Negation and in particular how negative contraction competes with verb contraction is a very large area of research. For example, The Longman grammar of spoken and written English devotes thirty pages to it, and there's some information in the appendix, too. Since there is so much detail there, and your question is about "I've not" vs. "I haven't", I'll answer that particular question.
Several posters suggested that "I've not" might be a Britishism. However, various researchers argued that with the verb "have" there is a very strong preference for negative contraction even in British English:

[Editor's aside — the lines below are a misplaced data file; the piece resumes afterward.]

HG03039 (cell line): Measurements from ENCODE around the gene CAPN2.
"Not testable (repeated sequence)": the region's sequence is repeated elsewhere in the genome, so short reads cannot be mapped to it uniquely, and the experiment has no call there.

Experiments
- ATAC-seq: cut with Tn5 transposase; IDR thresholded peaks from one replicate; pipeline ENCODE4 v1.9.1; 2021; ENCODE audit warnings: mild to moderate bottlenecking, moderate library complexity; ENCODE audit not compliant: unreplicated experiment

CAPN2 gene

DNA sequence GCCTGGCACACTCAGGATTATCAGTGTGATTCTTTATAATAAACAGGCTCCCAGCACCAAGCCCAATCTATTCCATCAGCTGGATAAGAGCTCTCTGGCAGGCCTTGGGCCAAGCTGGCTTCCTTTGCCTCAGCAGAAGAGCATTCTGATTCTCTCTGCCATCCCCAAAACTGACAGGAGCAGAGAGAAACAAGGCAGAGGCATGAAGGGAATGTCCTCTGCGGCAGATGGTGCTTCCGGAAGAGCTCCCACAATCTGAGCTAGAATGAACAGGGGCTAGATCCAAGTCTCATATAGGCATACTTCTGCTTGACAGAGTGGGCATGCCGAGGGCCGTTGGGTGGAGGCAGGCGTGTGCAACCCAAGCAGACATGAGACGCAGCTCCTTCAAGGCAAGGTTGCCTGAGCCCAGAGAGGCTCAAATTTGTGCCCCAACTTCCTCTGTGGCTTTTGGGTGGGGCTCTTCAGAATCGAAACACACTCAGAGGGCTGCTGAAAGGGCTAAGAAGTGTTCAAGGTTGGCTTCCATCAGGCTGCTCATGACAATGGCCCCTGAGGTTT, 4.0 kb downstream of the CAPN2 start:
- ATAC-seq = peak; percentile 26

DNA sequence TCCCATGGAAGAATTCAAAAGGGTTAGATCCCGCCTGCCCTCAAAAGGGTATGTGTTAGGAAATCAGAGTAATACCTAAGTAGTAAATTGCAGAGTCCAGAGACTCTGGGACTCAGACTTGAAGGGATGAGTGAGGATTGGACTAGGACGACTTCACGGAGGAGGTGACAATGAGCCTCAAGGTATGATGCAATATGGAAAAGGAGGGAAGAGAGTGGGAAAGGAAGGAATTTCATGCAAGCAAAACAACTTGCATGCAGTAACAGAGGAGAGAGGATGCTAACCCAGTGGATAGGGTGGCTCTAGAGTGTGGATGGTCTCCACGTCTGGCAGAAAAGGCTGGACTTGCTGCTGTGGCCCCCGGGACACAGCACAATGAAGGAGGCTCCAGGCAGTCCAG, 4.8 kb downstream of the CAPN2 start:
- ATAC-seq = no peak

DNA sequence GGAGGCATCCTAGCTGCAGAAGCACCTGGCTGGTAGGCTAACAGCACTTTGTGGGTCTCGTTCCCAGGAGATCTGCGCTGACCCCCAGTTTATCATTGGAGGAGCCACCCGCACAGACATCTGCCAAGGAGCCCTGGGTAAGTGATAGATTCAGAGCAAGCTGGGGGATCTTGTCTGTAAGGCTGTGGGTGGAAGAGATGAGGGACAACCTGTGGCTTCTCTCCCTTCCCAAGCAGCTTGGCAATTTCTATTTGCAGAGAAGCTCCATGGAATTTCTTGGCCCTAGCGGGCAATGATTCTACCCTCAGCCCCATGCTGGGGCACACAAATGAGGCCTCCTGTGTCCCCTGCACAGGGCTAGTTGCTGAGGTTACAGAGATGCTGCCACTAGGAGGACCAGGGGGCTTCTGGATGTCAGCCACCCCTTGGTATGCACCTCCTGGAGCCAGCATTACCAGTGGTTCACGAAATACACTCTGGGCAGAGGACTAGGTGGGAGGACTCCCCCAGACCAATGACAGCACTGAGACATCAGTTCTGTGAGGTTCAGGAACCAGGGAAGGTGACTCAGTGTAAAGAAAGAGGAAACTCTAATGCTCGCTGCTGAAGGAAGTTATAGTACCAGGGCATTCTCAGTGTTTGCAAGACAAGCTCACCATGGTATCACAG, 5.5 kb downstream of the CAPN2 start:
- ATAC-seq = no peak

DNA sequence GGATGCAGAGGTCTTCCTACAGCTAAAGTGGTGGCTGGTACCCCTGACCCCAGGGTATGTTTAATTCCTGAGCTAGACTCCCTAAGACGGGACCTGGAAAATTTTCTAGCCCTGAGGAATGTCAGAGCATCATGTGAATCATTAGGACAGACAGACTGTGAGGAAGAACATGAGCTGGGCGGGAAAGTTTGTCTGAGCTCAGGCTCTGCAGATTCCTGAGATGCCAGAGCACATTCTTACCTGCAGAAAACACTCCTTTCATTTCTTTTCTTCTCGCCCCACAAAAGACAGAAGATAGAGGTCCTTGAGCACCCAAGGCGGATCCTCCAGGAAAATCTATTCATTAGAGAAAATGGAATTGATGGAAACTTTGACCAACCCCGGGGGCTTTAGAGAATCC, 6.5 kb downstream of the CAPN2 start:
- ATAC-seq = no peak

I haven't is much preferred to I've not. (The Longman student grammar of spoken and written English, 2002: 242)
They haven't finished is more common than They've not finished (Greenbaum 1992: 684 in The Oxford companion to the English language)
The Longman grammar of spoken and written English (1999) has Table A.8 in the appendix (on p. 1132). In that table, you can also see that "haven't" is "overwhelmingly the preferred choice" (p. 1131).
It's not entirely clear whether you're interested in the lexical or auxiliary "have". In any case, even in British English the lexical verb "have" sounds formal or old-fashioned (e.g. I haven't a brother). Corpus studies have shown that this use of "have" is pretty rare - the more usual being "I haven't got a brother" (BrE) or "I don't have a brother" (AmE and BrE).